Q: Do you think China can replace the U.S. in regions like West Asia? Does China have political and economic capacities to act as a key player in the region?
 
A: The USA has old and strong allies in the Middle East (West Asia). It still enjoys stronger political-military power in the region. However, Trump’s decision in May 2018 to withdraw from the Joint Comprehensive Plan of Action (JCPOA), better known as the Iran nuclear deal, was an extremely foolish decision, which not only pushed Iran to strengthened its relations with China, it also antagonized American allies which had economic relations with Iran. This has resulted in China and Iran considering being in a 25-year strategic pact, covering comprehensive economic and military cooperation. However, the willingness of the Biden administration to revive the JCPOA is a welcome development, and that can potentially help to maintain the dominant position of the USA in the Middle East (West Asia) for some time.  

Q: How do you assess the U.S. role in the region? What is your analysis of the dialogue between the Trump administration and the Taliban?

A: Unfortunately, the U.S. role in the Middle East (West Asia) has never been constructive. Its interest has never been for the Middle East’s security and development, but for its own security and development. The Trump administration has completely exposed the destabilizing American policy in the region as it took several unilateral decisions, ignoring the history, ideology, and even concerns of its own allies.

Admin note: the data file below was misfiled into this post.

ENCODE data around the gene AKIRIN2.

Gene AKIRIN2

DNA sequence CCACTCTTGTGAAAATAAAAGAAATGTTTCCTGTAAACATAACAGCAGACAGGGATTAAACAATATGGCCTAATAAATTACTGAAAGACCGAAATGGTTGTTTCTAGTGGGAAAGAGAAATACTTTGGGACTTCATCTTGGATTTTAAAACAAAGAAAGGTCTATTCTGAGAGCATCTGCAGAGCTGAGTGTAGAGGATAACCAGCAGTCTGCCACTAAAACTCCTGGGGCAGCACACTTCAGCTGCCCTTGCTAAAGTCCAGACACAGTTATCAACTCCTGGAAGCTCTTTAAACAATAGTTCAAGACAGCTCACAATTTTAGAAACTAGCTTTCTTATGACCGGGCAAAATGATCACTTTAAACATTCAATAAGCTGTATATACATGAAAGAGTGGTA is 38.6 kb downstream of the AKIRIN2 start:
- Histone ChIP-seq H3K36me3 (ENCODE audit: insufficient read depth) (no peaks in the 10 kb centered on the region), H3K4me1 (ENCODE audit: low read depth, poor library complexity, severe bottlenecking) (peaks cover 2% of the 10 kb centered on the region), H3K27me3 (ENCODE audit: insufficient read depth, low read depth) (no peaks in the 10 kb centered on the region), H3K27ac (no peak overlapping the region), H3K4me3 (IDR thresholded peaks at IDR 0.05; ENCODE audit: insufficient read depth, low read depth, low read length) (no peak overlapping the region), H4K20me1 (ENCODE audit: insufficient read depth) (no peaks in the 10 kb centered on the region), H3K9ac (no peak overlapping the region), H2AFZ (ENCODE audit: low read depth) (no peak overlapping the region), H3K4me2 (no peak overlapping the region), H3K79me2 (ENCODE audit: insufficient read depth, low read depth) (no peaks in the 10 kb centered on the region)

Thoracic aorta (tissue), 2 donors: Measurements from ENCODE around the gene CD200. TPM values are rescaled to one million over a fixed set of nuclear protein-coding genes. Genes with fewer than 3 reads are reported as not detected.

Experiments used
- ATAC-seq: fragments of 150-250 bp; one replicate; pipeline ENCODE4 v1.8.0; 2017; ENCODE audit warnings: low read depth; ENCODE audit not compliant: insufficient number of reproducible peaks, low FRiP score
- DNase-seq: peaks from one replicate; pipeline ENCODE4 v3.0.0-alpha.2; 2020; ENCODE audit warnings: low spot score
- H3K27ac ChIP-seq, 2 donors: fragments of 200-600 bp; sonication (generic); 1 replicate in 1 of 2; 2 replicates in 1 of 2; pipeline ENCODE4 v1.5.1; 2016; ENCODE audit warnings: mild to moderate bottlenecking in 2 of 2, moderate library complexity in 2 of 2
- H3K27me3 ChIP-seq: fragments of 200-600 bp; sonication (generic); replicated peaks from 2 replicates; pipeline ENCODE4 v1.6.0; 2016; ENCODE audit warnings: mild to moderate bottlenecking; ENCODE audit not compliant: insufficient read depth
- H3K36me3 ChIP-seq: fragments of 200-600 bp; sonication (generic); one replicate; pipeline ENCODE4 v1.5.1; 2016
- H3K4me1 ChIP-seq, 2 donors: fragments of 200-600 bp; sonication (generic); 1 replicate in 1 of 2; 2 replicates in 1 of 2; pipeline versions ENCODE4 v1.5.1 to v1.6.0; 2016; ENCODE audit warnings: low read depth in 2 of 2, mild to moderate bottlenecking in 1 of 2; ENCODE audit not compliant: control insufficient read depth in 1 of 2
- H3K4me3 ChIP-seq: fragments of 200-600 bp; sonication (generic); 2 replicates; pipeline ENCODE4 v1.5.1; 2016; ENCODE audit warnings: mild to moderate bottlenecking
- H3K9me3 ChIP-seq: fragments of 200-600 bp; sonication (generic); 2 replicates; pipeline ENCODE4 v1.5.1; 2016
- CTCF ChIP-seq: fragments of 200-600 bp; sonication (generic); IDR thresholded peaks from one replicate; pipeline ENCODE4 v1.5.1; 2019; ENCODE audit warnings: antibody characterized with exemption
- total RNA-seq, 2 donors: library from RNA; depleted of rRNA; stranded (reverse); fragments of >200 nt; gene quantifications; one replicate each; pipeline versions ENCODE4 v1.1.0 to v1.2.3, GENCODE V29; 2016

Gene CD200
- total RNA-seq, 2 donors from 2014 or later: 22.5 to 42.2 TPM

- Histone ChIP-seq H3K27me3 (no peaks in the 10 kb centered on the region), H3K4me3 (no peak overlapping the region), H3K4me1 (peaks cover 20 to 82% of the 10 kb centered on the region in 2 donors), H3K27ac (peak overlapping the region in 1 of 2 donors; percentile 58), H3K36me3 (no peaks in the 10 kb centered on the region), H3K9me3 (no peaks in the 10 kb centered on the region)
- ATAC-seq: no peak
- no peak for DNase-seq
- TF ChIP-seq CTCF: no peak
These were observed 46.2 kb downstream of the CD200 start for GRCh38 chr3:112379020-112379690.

It will be not only difficult but in many cases impossible for the Biden administrations to bring back the mask of a fair adjudicator, which the USA had been wearing for decades.Trump’s negotiations with the Taliban are like his negotiations with North Korea are now a big

It will be not only difficult but in many cases impossible for the Biden administrations to bring back the mask of a fair adjudicator, which the USA had been wearing for decades. unknown and the time will tell how the new administration will move it forward. Whatever it is that there is no doubt that the Taliban has become more powerful and has received legitimacy, thanks to Trump’s policies.  

Q: What is the role of Pakistan and India in the region amid the U.S.–China competition?

A: India and Pakistan had been trying to maintain a fine balance while dealing with the USA and China for many years. Gradually, Pakistan has become much closer to China though, at the same time, it has still maintained a working friendship with the USA as they both need each other in Afghanistan. On the other hand, with the increasing border hostility with China, particularly since May 2020, India has been left with no option but to openly ally with the USA. Due to the ongoing China-U.S. competition, the relation between India and Pakistan has not only become worse, but there is also an open alliance between China and Pakistan against India.    

Q: Do you think countries like India, Pakistan, and Iran can form a regional coalition?

A: Yes, that should be the priority at this time. India, Pakistan, and Iran need political stability and economic growth as their growing population needs better human security. They need to cooperate and work together rather than being a party to this emerging great power rivalry between China and the USA.